Living with a “Ray Rice”

Nathan HawkinsNews, Relationship, TraumaLeave a Comment

Ray Rice a famous football player is in the news right now for punching his wife, rendering her unconscious and then dragging her unconscious body out of an elevator. I would not encourage you to watch the video of it…it’s out there. IF you have seen it consider that statistically it is VERY likely that this has been going on for awhile and is not the first time. Consider that his wife said essentially, “it’s not that big of a deal” and he did not go to jail. It wasn’t until the video was seen that the public has been truly responsive.

Domestic violence is happening everyday and statistically you know someone who is being abused. These women and men are beat down everyday emotionally and physically being told they are “worthless” or “nothing” and being reminded that “you can’t make it without me.” Or that “I own you!” How much strength/courage would it take to go against all that and say, “I am to worth it” and press charges against their abuser?

I was recently with a victim and I had to go to court. What I was struck by was that no one was there for her. Not one friend had showed up to support her. She struggled saying, “I think I can’t do this I am going to go.” Keep in mind all she had to do was show up and say something like, “yes that’s him he did it.” She didn’t want to face him. The man she fell in love with shouldn’t be the same person who was standing there. The victim forces themselves to see the “nice” person they originally connected to if only so they can maintain the belief that, “I would never stay with someone like that! This is different…” So she didn’t want to see him up there she didn’t want to face him or the relationship she had lived in. She needed friendly support and there was no one there…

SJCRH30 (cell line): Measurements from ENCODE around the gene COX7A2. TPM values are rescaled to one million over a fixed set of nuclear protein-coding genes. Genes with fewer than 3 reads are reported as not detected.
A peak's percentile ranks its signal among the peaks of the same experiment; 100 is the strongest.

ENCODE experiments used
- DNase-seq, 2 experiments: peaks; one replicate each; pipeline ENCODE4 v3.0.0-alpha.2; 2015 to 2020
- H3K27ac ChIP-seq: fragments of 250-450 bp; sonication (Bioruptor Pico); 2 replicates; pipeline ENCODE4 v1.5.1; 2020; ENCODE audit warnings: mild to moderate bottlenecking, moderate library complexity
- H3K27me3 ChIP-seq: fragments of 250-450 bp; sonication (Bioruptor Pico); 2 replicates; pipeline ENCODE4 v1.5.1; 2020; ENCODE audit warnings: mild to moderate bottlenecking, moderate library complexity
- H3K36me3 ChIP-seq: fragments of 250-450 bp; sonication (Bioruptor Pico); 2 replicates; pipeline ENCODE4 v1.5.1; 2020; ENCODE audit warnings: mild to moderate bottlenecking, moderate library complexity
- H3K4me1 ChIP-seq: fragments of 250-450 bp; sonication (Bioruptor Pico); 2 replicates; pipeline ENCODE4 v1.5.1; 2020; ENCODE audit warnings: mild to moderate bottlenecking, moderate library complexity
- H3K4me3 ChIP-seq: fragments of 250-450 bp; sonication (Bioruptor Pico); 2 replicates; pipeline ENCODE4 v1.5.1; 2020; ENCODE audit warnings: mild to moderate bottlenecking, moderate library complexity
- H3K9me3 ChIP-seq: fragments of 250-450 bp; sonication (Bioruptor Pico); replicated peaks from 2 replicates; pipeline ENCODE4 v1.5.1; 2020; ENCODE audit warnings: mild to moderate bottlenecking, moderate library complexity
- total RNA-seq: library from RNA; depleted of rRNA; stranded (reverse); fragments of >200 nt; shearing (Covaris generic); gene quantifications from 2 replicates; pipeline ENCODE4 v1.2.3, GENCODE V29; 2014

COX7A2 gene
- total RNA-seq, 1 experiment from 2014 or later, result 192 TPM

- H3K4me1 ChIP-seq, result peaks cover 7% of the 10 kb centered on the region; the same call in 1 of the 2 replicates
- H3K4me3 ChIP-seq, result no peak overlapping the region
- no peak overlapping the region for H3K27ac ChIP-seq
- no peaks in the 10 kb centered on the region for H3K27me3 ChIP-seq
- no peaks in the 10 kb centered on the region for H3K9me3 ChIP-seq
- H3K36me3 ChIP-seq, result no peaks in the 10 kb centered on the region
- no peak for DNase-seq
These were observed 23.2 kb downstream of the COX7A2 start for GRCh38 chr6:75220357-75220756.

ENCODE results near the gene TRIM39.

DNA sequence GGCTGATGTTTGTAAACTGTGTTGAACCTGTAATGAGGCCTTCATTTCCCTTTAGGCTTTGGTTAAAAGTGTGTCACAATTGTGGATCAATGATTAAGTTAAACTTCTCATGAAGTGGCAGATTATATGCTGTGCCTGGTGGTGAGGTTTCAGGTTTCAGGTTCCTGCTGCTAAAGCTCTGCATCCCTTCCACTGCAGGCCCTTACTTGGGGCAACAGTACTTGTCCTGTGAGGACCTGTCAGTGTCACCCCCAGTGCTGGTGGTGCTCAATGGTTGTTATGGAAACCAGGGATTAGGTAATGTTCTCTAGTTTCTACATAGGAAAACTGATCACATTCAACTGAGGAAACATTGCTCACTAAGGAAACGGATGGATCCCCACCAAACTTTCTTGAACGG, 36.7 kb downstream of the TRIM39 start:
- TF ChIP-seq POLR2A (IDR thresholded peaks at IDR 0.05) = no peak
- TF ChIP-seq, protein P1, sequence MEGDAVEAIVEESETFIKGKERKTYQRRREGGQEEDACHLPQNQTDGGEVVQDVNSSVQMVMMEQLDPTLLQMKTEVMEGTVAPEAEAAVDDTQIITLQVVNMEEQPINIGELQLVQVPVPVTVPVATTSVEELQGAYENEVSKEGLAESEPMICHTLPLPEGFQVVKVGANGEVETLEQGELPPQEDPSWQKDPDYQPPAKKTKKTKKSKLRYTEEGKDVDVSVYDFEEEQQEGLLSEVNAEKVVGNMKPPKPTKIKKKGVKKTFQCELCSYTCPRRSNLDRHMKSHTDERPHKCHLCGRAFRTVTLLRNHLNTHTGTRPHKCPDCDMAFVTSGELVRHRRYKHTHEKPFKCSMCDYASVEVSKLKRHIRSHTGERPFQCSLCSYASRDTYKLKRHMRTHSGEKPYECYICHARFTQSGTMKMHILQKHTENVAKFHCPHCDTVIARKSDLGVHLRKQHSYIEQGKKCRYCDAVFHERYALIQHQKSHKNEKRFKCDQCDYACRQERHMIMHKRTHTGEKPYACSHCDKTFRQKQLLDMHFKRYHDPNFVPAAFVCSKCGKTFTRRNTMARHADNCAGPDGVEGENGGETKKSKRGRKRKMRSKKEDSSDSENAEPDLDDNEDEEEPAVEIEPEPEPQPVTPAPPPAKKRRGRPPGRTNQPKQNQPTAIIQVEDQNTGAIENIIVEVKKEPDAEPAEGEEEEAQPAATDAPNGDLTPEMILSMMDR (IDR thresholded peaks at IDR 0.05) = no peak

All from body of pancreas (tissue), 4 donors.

BUT let’s be honest her friends had been telling her for awhile to get out. Her friends were exhausted with the drama she would report to them. They had tried tough love and it hadn’t worked. They had tried soft support and it hadn’t worked. I would suggest though that it actually did work. Everything finally did get to a point of being undeniable. Her friends did miss out on a great opportunity to be there and see all their previous support take root and action.

You need good boundaries and patience when you are being friends to a victim of domestic violence. You need extreme courage and bravery to be a victim who successfully exits an abusive situation.  It is a difficult recipe to perfect. The police and justice system is just as exhausted with the issue as friends are. They expect the victim to not stand up or press charges and to be going back to the house again in another month.

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